Southeast
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GA - Losing Ground: Climate Change Is Altering the Rules of Ecosystem Hierarchy

Sea-level rise is letting a tiny crab drastically alter marsh landscapes

Halfway down Georgia's coastline, Sapelo Island is surrounded by more than 4,000 acres of salt marshes, with vast stretches of lush grasses that blaze gold in the colder months. But this beautiful barrier island is experiencing some of the harshest effects of climate change: seawater intrusion, intense storms and flooding.

And scientists have noticed something more subtle and unusual happening to the island in the past several years. A once inconspicuous burrowing crab is suddenly wiping out swaths of marsh cordgrass, a plant that holds much of the South's coastal marshland in place and protects vulnerable species. The tiny purple marsh crab, Sesarma reticulatum, seems to be reshaping—and fragmenting—the island's marshes.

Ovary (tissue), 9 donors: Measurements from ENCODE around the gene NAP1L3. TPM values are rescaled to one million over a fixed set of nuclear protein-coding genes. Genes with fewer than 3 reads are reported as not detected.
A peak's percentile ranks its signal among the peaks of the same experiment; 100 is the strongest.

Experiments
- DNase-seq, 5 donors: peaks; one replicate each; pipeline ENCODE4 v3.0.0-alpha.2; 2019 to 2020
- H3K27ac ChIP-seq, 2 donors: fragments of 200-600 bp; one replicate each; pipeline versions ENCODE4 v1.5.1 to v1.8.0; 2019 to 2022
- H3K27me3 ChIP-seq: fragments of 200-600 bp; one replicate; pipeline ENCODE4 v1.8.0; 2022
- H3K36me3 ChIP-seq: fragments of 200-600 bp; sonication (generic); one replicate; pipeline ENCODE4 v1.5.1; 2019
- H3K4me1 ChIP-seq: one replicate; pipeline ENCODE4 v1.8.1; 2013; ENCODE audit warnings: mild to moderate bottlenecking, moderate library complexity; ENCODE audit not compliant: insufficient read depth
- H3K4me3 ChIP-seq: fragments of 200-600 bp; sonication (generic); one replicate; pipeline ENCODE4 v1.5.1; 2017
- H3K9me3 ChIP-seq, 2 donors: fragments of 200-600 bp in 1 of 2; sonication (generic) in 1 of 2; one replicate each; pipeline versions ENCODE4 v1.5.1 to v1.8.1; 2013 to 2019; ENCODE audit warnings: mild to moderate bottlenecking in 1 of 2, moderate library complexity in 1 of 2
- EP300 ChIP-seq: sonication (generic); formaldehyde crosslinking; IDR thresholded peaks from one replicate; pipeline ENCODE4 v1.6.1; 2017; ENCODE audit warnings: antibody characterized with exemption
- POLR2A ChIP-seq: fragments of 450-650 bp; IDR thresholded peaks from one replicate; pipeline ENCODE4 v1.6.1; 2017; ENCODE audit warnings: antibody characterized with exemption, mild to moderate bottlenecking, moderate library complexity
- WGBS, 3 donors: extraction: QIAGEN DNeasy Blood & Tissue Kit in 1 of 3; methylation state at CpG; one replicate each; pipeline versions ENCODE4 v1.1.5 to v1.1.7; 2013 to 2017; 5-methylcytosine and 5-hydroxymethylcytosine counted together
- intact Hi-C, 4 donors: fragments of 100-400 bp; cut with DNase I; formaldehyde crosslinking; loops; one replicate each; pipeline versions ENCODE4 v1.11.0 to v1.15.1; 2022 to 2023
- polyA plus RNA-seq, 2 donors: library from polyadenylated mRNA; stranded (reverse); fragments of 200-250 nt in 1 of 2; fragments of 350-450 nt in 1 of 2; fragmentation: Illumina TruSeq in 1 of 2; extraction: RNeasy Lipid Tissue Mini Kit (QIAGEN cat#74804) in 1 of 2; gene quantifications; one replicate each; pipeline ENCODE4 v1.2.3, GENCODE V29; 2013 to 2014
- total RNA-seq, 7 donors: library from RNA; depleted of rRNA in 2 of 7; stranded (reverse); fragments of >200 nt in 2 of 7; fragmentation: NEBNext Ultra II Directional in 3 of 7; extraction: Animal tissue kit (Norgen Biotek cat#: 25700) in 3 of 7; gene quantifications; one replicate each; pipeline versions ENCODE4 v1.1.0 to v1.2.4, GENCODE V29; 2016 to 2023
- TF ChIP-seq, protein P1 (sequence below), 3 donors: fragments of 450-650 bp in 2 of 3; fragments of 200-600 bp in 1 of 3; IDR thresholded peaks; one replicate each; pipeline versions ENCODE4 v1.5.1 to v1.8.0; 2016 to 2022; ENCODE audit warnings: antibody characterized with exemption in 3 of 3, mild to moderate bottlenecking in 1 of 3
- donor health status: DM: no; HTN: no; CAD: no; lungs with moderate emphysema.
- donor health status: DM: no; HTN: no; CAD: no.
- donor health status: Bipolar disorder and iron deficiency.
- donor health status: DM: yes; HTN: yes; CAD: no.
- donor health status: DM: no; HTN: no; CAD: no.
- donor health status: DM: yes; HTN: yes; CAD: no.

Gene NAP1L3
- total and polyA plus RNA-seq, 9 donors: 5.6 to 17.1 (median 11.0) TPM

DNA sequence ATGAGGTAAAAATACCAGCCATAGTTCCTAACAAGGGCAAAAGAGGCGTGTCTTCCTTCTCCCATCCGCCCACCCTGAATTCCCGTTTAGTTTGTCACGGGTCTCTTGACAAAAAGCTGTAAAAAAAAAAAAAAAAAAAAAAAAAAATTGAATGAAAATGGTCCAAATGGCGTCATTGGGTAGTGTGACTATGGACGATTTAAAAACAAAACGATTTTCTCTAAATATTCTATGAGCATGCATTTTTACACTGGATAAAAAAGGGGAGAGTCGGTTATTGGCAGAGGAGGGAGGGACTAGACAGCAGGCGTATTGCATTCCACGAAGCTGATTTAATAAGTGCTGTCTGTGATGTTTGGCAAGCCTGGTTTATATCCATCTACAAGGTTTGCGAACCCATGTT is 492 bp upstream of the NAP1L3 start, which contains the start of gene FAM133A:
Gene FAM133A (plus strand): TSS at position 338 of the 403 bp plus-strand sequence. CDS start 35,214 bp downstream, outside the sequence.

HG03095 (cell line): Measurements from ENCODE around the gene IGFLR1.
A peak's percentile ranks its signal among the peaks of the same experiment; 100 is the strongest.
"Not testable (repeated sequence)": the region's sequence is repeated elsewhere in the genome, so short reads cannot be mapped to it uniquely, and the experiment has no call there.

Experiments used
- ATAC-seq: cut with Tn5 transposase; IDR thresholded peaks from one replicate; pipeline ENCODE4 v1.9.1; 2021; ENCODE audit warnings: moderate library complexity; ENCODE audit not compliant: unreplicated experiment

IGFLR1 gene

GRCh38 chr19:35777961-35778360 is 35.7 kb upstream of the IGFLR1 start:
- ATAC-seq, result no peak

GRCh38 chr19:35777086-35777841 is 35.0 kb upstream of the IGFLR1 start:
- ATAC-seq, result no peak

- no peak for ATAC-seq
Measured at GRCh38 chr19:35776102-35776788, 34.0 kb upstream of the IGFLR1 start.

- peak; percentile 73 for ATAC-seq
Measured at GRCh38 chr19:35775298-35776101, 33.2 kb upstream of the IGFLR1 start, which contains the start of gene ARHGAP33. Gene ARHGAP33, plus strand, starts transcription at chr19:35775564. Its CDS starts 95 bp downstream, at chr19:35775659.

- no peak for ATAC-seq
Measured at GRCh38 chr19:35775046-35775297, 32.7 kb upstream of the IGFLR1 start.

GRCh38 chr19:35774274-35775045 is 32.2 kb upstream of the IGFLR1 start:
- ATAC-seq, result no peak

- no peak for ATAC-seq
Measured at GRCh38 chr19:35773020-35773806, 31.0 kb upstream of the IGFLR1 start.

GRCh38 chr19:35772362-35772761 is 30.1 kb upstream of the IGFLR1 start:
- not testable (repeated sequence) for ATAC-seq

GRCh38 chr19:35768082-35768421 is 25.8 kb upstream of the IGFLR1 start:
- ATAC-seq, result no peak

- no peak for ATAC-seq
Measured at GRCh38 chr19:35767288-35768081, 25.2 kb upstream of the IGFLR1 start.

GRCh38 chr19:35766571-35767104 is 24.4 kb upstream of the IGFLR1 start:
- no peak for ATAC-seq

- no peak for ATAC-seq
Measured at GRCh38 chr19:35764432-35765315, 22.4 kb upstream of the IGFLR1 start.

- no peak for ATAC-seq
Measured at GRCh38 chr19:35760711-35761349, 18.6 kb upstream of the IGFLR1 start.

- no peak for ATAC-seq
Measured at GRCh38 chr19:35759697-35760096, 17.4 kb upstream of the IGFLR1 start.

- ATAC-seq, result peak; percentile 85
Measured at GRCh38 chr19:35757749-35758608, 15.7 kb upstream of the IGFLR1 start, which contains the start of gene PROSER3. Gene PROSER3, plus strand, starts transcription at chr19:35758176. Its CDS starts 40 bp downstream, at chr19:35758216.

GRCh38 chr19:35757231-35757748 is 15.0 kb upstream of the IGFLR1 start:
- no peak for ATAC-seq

Sinead Crotty, an ecologist and project director at Yale University's carbon-containment laboratory, used aerial images to document the crab's impact on marshland along the U.S.'s southeastern coast. To investigate the cause of the changes, Crotty and her colleagues combined analysis of the aerial imagery with historical tide data and numerical models of sea-level rise.

Their results, published in the Proceedings of the National Academy of Sciences USA, show the crabs are altering salt marshes' response to sea-level rise by gorging on cordgrass at the heads of tidal creeks. The researchers say rising water levels caused by climate change have softened marsh soil, creating optimal burrowing conditions for the crabs.

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